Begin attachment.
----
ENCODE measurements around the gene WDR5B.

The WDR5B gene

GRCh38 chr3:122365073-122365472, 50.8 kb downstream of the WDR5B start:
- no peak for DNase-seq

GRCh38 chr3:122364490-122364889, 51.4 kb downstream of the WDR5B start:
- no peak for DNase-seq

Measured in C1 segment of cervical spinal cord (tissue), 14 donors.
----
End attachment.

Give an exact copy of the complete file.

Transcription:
ENCODE measurements around the gene WDR5B.

The WDR5B gene

GRCh38 chr3:122365073-122365472, 50.8 kb downstream of the WDR5B start:
- no peak for DNase-seq

GRCh38 chr3:122364490-122364889, 51.4 kb downstream of the WDR5B start:
- no peak for DNase-seq

Measured in C1 segment of cervical spinal cord (tissue), 14 donors.